Black Friday will be a big day for retailers — and hopefully for all the right reasons. Some of the biggest shopping days of the year are upon us. But while retailers are focused on ensuring that they cope with huge peaks in online and in-store sales, are they as prepared as they need to be to defend against major distributed denial of service (DDoS) attacks? Avoiding a cyber-crime catastrophe Black Friday is here (along with the increasingly popular Cyber Monday). As ever, crowds of shoppers will flock to retailers’ stores and websites in search of rock-bottom prices. And this will mean a huge increase in sales for both physical and online stores. Black Friday may be a sales bonanza but it’s also a period of high vulnerability that criminals could exploit to maximise the threat to a retailer’s business. With Christmas sales accounting for a sizeable chunk of most retailers’ annual revenues, from a criminal’s perspective, there could hardly be a better time to launch a cyber attack. What’s more, with systems already creaking under the load of peak volumes, it might not take much of a straw to break the camel’s back. The last thing a retailer wants is for their business to spectacularly and very visibly come to a sudden halt because they can’t defend against and mitigate a major distributed denial of service (DDoS) attack. Retailers face a growing threat Talk of cyber attacks are more than mere scaremongering – the threat is very real. For example, in September, the release of the Mirai code — a piece of malware that infects IoT devices enabling them to be used for DDoS attacks — opened a Pandora’s box of opportunities for ruthless cyber entrepreneurs who want to disrupt their target markets and exploit the vulnerabilities and weaknesses of companies who honestly serve their customers. This code gives criminals the ability to orchestrate legions of unsecured Internet of Things (IoT) devices to act as unwitting participants in targeted DDoS attacks. These objects could be anything from domestic hubs and routers, to printers and digital video recorders — as long as they’re connected to the internet. The latest large DDoS attacks have used botnets just like this — proving that the bad guys are multiplying and, perhaps, gearing up for bigger things. Prevention is better than the cure There are no easy answers to the question of how to secure IoT smart devices — especially at the ‘budget conscious’ end of the market. That’s why we expect that these DDoS attacks will continue to proliferate, meaning that targeted DDoS attacks of increasing scale and frequency will almost certainly occur as a result. So how can retailers defend themselves against the threat of an attack on Black Friday? Organisations have to use a combination of measures to safeguard against even the most determined DDoS attack. These include: Limiting the impact of an attack by absorbing DDoS traffic targeted at the application layer, deflecting all DDoS traffic targeted at the network layer and authenticating valid traffic at the network edge. Choosing an ISP that connects directly to large carriers and other networks, as well as internet exchanges — allowing traffic to pass efficiently. Employing the services of a network-based DDoS provider — with a demonstrable track record of mitigating DDoS attacks and sinking significant data floods. This will safeguard specific IP address ranges that organisations want to protect. Black Friday will be a big day for retailers — and hopefully for all the right reasons. But in an increasingly digital world, consideration needs to be given to the IT infrastructure that underpins today’s retail business and the security strategy that protects it. Source: http://www.itproportal.com/features/three-ways-to-prevent-a-ddos-disaster-this-black-friday/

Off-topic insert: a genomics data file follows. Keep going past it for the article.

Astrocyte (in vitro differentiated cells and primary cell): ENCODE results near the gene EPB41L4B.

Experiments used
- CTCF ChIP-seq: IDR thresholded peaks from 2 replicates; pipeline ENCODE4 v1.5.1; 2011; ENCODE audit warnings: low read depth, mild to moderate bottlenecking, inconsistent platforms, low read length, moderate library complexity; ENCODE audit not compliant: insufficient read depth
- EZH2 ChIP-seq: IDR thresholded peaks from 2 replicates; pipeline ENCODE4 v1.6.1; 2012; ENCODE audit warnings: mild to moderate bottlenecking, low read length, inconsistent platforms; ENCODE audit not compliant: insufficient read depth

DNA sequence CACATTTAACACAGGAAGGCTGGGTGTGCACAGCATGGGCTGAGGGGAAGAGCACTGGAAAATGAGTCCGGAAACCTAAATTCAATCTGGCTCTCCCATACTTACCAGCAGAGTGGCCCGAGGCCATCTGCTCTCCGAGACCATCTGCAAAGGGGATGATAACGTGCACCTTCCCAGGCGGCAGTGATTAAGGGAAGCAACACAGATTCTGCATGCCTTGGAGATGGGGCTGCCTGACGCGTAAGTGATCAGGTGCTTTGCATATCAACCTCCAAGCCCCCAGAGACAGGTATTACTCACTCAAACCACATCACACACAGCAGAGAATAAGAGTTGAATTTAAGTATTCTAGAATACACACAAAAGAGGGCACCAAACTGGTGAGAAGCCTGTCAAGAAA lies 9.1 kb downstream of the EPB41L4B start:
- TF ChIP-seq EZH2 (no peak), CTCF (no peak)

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Three ways to prevent a DDoS disaster this Black Friday
While businesses are preoccupied solving DDoS attacks, hackers go in the back door to do some looting. Distributed denial of service (DDoS) attacks make a lot of noise, and according to a new Kaspersky Lab report, that’s exactly what hackers are using them for. As businesses are preoccupied solving DDoS attacks, hackers use the opportunity for another, more targeted and more deadly type of attack. Basically, DDoS is nothing more than a smokescreen. The conclusion comes in Kaspersky Lab’s report which polled businesses about their cybersecurity experiences, and more than half (56 per cent) say DDoS is being used as a smokescreen. In more than a quarter (29 per cent) of attacks, DDoS has been part of the tactics. Another quarter (26 per cent) said when they lost data due to a targeted attack, they were also hit by DDoS. “DDoS prevents a company from continuing its normal activities by putting either public or internal services on hold,” said Kirill Ilganaev, Head of Kaspersky DDoS Protection. “This is a real problem to businesses and it is often ‘all hands on deck’ in the IT team to try and fix the problem quickly so the business can carry on as before. DDoS can therefore be used not only as an easy way to stop the activity of a company, but also as a decoy to distract IT staff from another intrusion taking place through other channels.” The usual tactics include exploiting mobile devices, phishing scams, or even malicious activity from insiders. “The research shows us that DDoS attacks are often aligned with other threats. Businesses therefore need to be aware of the full threat landscape and prepared to deal with multiple types of criminal activity at any one time,” Ilganaev continued. “Failure to do this could increase the collateral damage, on top of already significant losses caused by downtime and the resulting impact on reputation. Businesses need to use a reliable DDoS protection service to reduce the risk of DDoS and help staff concentrate their efforts on protecting the business from any threats that can be hidden as a result.” Source: http://www.itproportal.com/news/ddos-often-used-as-a-diversion-tactic/
Many organizations today are not equipped to defend against traditional cyberattacks, as demonstrated by the ever-increasing numbers of successful breaches reported daily – the Privacy Rights Clearinghouse’s latest number is 900,875,242 records breached in 5,165 attacks over the past decade – and that’s U.S. only. Even the largest companies appear to be less equipped to deal with more sophisticated cyberattacks, like the latest IoT-based Mirai DDoS attack or the attacks detected months or years after … More ?